Existing-home sales increased for the first time this year in April, while inventory meaningfully increased and home price growth moderated, according to the National Association of Realtors® Monthly sales gains in the West and South offset a modest decline in the Midwest while the Northeast was unchanged.
Total existing-home sales, which are completed transactions that include single-family homes, townhomes, condominiums and co-ops, rose 1.3 percent to a seasonally adjusted annual rate of 4.65 million in April from 4.59 million in March, but are 6.8 percent below the 4.99 million-unit level in April 2013.
Lawrence Yun, NAR chief economist, expected the improvement. “Some growth was inevitable after sub-par housing activity in the first quarter, but improved inventory is expanding choices and sales should generally trend upward from this point,” he said. “Annual home sales, however, due to a sluggish first quarter, will likely be lower than last year.”
Total housing inventory at the end of April jumped 16.8 percent to 2.29 million existing homes available for sale, which represents a 5.9-month supply at the current sales pace, up from 5.1 months in March. Unsold inventory is 6.5 percent higher than a year ago, when there was a 5.2-month supply.
“We’ll continue to see a balancing act between housing inventory and price growth, which remains stronger than normal simply because there have not been enough sellers in many areas. More inventory and increased new-home construction will help to foster healthy market conditions,” Yun added.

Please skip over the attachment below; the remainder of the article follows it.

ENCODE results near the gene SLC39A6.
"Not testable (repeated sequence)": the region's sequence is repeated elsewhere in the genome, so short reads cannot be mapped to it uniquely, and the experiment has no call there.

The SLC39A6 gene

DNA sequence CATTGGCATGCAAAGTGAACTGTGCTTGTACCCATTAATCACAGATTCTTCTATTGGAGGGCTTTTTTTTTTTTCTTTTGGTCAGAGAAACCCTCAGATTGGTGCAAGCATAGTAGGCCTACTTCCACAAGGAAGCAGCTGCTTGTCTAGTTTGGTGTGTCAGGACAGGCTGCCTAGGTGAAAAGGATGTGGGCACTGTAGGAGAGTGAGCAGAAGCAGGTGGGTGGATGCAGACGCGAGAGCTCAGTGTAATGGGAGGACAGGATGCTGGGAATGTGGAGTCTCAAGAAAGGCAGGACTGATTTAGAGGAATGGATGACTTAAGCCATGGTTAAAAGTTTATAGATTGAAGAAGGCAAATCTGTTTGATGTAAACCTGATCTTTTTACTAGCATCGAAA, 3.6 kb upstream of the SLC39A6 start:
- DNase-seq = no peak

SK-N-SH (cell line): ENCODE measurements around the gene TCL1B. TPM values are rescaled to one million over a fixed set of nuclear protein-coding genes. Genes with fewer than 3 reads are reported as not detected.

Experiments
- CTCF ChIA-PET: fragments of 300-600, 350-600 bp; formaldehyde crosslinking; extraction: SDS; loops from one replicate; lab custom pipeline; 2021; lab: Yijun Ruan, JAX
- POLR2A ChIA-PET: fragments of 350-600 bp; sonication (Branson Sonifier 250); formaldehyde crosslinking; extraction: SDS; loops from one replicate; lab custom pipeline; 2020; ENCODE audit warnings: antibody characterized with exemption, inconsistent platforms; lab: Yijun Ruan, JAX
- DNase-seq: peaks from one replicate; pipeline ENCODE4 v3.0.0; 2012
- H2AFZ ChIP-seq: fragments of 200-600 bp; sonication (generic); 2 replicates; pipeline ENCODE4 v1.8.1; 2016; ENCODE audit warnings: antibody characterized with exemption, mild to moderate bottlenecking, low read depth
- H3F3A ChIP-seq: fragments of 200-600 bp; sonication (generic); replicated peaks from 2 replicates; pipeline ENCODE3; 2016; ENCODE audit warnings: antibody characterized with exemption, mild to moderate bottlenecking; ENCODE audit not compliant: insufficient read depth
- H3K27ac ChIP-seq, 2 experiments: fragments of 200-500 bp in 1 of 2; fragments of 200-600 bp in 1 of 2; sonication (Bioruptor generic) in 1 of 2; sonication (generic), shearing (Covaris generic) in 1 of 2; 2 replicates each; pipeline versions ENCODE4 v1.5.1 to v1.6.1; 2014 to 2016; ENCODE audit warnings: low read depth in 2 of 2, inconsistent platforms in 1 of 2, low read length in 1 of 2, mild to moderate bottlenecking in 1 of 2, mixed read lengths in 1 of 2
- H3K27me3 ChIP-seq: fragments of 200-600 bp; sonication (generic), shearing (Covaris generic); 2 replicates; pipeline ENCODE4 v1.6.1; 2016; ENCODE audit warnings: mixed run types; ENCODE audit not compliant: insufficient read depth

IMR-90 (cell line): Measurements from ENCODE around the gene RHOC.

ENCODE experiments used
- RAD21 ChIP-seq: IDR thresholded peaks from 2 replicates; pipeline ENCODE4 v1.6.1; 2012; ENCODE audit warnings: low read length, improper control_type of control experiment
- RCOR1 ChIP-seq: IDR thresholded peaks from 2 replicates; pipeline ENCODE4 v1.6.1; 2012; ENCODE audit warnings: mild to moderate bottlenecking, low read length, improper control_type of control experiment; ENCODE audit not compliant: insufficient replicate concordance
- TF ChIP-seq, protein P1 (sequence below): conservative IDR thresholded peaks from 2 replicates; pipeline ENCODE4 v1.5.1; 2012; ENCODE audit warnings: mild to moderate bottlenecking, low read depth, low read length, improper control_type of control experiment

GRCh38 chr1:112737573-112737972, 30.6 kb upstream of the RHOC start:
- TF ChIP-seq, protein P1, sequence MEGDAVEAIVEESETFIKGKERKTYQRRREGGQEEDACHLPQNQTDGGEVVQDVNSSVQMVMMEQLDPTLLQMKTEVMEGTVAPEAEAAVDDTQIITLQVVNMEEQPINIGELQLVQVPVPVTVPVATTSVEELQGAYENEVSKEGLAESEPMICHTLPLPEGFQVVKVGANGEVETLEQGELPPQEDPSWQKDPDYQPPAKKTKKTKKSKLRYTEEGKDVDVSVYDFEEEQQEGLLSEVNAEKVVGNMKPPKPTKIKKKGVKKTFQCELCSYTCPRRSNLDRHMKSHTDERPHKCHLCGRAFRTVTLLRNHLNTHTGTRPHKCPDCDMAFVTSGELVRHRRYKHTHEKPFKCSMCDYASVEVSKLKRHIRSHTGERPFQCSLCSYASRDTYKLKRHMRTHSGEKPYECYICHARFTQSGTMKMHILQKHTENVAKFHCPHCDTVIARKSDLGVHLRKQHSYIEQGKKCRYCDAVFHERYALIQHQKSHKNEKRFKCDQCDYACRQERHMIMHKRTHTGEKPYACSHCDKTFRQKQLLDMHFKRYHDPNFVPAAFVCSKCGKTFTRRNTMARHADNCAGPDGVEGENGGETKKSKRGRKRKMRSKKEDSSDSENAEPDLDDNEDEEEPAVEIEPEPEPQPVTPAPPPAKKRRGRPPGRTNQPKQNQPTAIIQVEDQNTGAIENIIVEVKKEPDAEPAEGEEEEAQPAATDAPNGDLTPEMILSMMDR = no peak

The median existing-home price for all housing types in April was $201,700, which is 5.2 percent above April 2013; in the first quarter the median price was 8.6 percent above a year earlier. “Current price data suggests a trend of slower growth, which bodes well for preserving favorable affordability conditions in much of the country,” Yun said.
Earlier this month, NAR reported the market share of all-cash purchases has risen despite a downtrend in distressed home sales and investor activity. Distressed homes – foreclosures and short sales – accounted for 15 percent of April sales, down from 18 percent in April 2013.
Ten percent of April sales were foreclosures, and 5 percent were short sales. Foreclosures sold for an average discount of 16 percent below market value in April, while short sales were discounted 10 percent.
NAR President Steve Brown, co-owner of Irongate, Inc., Realtors® in Dayton, Ohio, said there was some heating of the market last month. “The typical time on market shrunk in April, with four out of 10 homes selling in less than a month,” he said. “Homes that show well and are properly priced tend to sell the fastest. More housing inventory gives buyers better choices, and takes the pressure off of the buying process, which is a welcome sign, especially for first-time buyers.”
Properties sold faster for the fourth straight month in April, reflecting the prolonged lag in inventory relative to demand. The median time on market for all homes was 48 days in April, down from 55 days in March; it was 43 days on market in April 2013.
Short sales were on the market for a median of 96 days in April, while foreclosures typically sold in 56 days and non-distressed homes took 45 days. Forty-one percent of homes sold in April were on the market for less than a month.
According to Freddie Mac, the national average commitment rate for a 30-year, conventional, fixed-rate mortgage was 4.34 percent in April, unchanged from March but up from 3.45 percent in April 2013.
First-time buyers continue to represent fewer than one-third of all buyers at 29 percent in April, down from 30 percent in March; they were 29 percent in April 2013.
All-cash sales comprised 32 percent of transactions in April, compared with 33 percent in March and 32 percent in April 2013. Individual investors, who account for many cash sales, purchased 18 percent of homes in April, up from 17 percent in March; they were 19 percent in April 2013. Seven out of 10 investors paid cash in April.